BTW. The government actually is actually asking for a living wage (hourly rate) for cleaners, security etc. working for numerous departments. But you have missed the point: Many of minimum/living wage hourly rate earners do n o t have enough hours to get to a minimum Income.

  8. KSaysHi 8

    The should be paid much more. Hidden heroes.

  9. weka 9

    I'm not surprised but I am shocked. Are the cleaners on contracts with the government? Or employed by private businesses?

    And what's with the $1,000 fine? Surely if it's a condition of the job, then there's no need to fine, just run the normal employment processes for someone that refuses.

    • Patricia Bremner 9.1

      Hi Weka, it appears Hotels still pay the minimum if they can get away with it. So how about Praise for those groups and Hotels who pay the "Living Wage" or better. Shame the rest by naming the Best!!

      • weka 9.1.1

        so the hotels hire the staff and the govt gives the hotel the contract for MIQ but doesn't stipulate a living wage. Something not right here.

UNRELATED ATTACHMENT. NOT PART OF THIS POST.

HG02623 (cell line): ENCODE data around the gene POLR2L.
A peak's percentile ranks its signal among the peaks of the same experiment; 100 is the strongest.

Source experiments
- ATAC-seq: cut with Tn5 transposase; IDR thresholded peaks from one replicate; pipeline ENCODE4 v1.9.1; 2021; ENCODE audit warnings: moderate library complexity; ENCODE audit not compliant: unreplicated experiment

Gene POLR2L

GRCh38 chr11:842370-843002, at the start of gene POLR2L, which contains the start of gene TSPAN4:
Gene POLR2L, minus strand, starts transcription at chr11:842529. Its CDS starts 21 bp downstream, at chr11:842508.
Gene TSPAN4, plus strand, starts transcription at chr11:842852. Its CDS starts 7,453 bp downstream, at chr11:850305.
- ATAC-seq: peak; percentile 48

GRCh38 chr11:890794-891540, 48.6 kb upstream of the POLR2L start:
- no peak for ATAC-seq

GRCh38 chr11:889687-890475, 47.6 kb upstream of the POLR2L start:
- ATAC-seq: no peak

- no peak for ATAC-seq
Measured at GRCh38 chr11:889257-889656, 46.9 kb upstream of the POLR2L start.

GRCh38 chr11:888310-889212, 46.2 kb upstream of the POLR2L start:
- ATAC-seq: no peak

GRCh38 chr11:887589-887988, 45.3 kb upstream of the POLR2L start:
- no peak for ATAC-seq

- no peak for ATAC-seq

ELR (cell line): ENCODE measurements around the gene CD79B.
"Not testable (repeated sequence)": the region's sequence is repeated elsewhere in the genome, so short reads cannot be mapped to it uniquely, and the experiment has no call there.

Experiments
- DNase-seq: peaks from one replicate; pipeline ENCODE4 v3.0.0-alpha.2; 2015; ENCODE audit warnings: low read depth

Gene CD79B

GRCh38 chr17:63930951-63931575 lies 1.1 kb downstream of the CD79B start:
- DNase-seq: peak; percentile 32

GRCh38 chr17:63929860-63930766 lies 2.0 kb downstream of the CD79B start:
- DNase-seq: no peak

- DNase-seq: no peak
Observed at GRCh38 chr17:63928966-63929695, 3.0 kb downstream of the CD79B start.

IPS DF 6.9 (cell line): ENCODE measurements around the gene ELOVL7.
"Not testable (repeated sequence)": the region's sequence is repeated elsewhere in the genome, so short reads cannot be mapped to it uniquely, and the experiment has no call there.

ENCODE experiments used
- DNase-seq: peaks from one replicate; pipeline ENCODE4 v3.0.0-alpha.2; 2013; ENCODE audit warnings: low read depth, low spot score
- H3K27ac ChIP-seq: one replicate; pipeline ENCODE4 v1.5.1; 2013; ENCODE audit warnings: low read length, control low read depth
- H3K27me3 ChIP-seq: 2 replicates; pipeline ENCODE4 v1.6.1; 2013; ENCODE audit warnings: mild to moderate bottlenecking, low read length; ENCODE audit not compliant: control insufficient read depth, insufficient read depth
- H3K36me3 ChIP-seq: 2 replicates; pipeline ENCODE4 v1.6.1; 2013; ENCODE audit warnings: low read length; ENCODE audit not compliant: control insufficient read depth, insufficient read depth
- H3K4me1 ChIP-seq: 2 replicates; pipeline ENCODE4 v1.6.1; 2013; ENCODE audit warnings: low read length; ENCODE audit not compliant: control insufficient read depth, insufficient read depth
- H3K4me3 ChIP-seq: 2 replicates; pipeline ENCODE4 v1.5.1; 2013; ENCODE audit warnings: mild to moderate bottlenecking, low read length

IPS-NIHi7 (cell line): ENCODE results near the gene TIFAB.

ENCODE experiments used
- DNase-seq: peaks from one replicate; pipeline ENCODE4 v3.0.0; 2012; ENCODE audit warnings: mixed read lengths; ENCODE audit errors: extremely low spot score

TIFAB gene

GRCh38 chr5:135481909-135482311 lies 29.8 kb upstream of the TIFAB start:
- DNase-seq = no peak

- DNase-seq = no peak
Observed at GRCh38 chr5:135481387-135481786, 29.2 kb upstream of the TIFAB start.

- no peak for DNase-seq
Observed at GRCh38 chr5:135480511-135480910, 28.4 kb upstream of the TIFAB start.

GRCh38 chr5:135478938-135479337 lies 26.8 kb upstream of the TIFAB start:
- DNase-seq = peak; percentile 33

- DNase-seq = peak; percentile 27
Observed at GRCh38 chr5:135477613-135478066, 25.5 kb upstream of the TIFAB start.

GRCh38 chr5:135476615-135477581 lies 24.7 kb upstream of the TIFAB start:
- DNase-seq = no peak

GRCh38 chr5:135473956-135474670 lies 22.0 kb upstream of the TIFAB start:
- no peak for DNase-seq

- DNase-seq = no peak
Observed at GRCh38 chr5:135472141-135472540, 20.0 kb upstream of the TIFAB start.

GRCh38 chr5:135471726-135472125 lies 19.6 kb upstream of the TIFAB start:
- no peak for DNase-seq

Are there hotels paying a living wage or better?

    • Foreign waka 9.2

      Government departments are asking for cleaners on their site to be paid living wage rates, but it means nothing! Nothing at all if you only get work for 3 hours a day despite asking for more. Tenders managed by Government and accepted are the lowest bid. You do the maths.

  10. RedBaronCV 10

    Yeah they should be properly paid. But what can we expect when there is little enforcement of workplace rules – relying on individuals taking expensive action – and the endless outsourcing. Time to extend opt out unionism to all overseas owned employers and companies with more than x number of employees. Bu that would be too much for labour who keep going on about some alternate scheme that is being negotiated but never seems to happen? Any one know where this is going?

    • Descendant Of Smith 10.1